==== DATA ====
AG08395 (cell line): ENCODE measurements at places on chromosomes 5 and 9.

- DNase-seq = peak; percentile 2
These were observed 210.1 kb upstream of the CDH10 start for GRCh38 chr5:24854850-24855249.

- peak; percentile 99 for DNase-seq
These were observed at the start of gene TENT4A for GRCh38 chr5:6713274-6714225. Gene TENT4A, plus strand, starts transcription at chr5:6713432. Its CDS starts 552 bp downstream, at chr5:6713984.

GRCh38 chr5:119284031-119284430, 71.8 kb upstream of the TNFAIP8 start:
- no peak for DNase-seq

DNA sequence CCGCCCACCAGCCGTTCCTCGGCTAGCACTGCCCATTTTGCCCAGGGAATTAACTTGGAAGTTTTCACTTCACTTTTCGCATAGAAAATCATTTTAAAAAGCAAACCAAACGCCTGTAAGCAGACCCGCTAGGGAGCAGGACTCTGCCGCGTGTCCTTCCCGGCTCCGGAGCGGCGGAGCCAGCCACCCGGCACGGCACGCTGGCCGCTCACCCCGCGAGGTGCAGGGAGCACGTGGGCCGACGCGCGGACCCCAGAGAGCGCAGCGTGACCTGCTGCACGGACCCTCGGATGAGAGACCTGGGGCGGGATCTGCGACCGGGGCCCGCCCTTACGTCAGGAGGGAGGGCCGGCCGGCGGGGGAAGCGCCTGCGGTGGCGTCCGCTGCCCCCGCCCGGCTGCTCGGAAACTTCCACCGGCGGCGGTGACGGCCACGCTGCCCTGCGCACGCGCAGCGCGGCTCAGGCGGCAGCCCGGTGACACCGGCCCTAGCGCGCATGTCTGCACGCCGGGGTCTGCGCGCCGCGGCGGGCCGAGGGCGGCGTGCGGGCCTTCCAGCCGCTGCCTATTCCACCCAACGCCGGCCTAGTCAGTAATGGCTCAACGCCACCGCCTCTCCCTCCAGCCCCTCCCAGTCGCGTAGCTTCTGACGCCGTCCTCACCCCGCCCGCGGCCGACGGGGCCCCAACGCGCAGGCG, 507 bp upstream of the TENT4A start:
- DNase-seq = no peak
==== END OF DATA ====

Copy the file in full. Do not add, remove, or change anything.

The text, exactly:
AG08395 (cell line): ENCODE measurements at places on chromosomes 5 and 9.

- DNase-seq = peak; percentile 2
These were observed 210.1 kb upstream of the CDH10 start for GRCh38 chr5:24854850-24855249.

- peak; percentile 99 for DNase-seq
These were observed at the start of gene TENT4A for GRCh38 chr5:6713274-6714225. Gene TENT4A, plus strand, starts transcription at chr5:6713432. Its CDS starts 552 bp downstream, at chr5:6713984.

GRCh38 chr5:119284031-119284430, 71.8 kb upstream of the TNFAIP8 start:
- no peak for DNase-seq

DNA sequence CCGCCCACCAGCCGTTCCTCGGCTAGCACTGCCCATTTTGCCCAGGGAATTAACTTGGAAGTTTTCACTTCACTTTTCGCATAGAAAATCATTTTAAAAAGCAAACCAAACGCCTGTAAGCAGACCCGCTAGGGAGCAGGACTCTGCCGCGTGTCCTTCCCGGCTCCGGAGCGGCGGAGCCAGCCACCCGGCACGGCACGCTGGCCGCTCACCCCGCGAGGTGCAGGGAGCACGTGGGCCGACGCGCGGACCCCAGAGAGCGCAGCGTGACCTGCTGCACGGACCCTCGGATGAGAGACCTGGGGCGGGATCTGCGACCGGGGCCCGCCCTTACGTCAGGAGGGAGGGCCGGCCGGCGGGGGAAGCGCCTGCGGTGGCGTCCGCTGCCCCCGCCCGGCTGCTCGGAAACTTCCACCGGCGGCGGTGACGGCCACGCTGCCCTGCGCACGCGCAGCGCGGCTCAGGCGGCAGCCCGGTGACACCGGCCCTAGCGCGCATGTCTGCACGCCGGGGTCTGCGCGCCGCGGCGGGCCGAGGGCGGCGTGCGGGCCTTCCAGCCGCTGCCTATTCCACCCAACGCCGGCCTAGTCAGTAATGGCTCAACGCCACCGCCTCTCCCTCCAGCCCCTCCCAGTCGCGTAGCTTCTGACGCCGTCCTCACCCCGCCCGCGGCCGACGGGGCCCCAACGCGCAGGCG, 507 bp upstream of the TENT4A start:
- DNase-seq = no peak